Hypertension is associated with increased urinary calcium excretion in patients with nephrolithiasis.J Urol 2010; 183(2):576-9JU
The epidemiological relationship between nephrolithiasis and hypertension is well-known. Patients with hypertension are at increased risk for nephrolithiasis and those with nephrolithiasis are at risk for hypertension. Urine calcium or urine citrate may be related to hypertension status. We examined the relationship between hypertension and 24-hour urine composition in patients with nephrolithiasis.
MATERIALS AND METHODS
We retrospectively reviewed the database on 462 stone forming patients to examine the relationship between hypertension and 24-hour urine composition. Multivariate linear regression models were adjusted for age, race, gender, body mass index, diabetes mellitus and 24-hour urine constituents. Nominal logistic regression was also done to examine the hypertension prevalence by quintile of calcium and citrate excretion.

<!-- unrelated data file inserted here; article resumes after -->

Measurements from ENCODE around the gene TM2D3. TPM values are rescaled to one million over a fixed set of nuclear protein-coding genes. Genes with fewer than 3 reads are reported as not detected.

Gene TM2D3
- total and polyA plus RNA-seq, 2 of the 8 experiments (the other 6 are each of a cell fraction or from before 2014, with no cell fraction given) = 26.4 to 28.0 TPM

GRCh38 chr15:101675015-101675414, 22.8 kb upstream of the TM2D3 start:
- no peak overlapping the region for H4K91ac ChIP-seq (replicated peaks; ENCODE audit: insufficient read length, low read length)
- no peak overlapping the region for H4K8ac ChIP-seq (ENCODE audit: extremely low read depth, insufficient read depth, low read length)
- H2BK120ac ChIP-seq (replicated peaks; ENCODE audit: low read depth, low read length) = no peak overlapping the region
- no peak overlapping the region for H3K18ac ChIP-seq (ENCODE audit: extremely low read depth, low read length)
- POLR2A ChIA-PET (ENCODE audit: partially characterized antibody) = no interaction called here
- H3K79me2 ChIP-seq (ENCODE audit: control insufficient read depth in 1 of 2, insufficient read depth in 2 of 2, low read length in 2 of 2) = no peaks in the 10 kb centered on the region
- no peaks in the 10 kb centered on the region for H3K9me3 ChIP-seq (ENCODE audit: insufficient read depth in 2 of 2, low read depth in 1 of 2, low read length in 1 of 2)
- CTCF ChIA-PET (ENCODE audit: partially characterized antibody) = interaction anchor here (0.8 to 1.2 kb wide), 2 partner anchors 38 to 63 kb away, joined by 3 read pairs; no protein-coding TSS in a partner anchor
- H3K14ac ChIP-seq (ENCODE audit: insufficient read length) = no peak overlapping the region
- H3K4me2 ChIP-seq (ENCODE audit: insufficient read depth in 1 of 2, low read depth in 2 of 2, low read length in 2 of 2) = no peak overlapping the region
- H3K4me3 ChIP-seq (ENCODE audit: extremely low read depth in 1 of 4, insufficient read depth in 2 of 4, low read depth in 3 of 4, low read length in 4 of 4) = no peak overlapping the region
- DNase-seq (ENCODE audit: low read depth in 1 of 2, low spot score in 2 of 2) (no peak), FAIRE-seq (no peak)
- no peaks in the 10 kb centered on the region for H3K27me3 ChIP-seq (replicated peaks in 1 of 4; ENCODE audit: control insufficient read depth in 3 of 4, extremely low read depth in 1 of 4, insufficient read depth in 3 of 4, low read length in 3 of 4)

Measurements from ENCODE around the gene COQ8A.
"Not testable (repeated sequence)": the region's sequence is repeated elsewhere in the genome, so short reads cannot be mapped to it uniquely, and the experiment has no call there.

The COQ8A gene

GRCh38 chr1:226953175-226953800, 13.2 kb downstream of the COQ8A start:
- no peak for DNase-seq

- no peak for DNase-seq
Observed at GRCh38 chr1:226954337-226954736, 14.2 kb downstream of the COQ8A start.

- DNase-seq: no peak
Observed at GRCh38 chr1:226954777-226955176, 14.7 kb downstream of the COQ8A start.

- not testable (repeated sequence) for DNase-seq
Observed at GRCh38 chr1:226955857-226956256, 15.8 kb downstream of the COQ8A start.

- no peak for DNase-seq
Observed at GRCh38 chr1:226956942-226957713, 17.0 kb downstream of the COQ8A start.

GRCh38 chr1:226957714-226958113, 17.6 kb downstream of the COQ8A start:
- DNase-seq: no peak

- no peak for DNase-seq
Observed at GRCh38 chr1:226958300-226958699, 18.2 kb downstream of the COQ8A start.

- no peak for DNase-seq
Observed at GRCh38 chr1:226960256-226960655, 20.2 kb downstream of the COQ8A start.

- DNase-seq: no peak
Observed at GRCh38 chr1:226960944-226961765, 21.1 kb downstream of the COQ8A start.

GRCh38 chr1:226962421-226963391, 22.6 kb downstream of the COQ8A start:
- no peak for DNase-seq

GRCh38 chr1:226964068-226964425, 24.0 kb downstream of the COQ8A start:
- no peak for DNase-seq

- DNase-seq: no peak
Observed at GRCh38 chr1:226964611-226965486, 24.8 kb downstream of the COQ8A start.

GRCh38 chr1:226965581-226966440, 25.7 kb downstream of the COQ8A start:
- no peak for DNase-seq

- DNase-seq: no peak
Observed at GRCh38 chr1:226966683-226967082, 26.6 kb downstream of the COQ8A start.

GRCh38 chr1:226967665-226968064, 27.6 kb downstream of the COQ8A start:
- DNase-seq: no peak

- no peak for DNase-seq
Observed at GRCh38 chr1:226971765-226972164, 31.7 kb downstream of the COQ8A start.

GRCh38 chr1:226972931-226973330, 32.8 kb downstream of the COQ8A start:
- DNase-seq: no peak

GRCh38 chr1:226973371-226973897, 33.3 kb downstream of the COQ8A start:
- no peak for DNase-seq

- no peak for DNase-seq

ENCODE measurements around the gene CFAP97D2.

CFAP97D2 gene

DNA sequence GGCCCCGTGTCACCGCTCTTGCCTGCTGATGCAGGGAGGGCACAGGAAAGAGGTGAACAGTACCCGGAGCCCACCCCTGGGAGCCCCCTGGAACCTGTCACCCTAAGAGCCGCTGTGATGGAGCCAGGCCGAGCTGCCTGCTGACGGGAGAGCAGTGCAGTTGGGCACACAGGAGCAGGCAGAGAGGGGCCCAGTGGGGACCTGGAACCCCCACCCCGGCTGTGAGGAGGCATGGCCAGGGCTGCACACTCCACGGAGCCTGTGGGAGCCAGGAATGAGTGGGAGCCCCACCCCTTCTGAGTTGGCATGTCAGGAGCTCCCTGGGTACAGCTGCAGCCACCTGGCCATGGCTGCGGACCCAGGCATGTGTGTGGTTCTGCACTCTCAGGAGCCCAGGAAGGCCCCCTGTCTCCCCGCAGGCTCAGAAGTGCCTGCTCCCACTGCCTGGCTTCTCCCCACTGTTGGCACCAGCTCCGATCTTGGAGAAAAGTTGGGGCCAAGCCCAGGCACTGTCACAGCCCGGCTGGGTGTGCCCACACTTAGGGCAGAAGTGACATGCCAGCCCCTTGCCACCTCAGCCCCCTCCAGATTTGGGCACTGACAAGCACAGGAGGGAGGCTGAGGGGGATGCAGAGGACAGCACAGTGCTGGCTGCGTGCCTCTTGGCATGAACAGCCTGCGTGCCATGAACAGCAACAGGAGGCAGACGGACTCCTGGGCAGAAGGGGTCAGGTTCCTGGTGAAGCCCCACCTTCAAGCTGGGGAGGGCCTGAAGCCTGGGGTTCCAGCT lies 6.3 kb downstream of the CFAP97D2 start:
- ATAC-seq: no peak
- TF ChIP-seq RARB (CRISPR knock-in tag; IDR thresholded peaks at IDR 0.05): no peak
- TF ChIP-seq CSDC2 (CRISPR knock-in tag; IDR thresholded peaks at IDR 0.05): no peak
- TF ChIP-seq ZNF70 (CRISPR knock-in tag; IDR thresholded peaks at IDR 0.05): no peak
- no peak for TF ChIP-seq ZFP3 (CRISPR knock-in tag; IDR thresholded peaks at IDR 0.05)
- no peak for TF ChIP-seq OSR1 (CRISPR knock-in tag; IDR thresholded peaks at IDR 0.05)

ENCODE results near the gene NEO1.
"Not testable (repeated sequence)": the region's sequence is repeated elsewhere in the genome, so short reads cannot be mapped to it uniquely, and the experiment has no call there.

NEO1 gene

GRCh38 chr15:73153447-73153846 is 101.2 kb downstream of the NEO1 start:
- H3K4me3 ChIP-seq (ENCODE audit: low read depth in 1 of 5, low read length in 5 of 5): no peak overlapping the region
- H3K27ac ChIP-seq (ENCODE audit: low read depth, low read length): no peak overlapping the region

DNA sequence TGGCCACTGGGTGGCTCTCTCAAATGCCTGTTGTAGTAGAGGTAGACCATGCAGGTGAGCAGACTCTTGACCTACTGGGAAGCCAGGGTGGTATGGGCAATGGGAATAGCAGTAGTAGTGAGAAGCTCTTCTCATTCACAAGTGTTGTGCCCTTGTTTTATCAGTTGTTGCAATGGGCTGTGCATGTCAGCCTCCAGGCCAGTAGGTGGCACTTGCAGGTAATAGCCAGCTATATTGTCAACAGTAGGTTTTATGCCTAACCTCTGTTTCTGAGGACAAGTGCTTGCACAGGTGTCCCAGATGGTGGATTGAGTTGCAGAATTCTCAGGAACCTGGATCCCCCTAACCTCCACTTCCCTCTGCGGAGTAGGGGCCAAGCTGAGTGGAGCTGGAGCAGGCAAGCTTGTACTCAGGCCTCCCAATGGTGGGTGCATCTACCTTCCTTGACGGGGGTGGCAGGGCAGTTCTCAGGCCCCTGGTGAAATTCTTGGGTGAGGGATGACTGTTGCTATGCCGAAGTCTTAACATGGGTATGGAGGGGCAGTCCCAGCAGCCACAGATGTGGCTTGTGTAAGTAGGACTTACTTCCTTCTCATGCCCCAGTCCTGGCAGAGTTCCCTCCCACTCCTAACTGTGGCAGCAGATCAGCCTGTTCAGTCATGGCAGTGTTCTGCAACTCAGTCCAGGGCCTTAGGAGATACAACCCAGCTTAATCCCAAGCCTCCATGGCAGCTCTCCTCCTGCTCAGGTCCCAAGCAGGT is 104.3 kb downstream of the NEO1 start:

On adjusted multivariate analysis compared with normotensive stone formers those with hypertension excreted 25.6 mg per day more urine calcium, corresponding to a 12% increase in urinary calcium excretion. The relative risk of hypertension was significantly associated with quintile of calcium excretion but not with quintile of citrate excretion (1.29, 95% CI 1.02 to 1.61 vs 0.94, 95% CI 0.78 to 1.14).
In stone formers hypertension was associated only with significantly increased urine calcium. This association is important when treating patients with nephrolithiasis since those with hypertension may require unique dietary and medical therapy.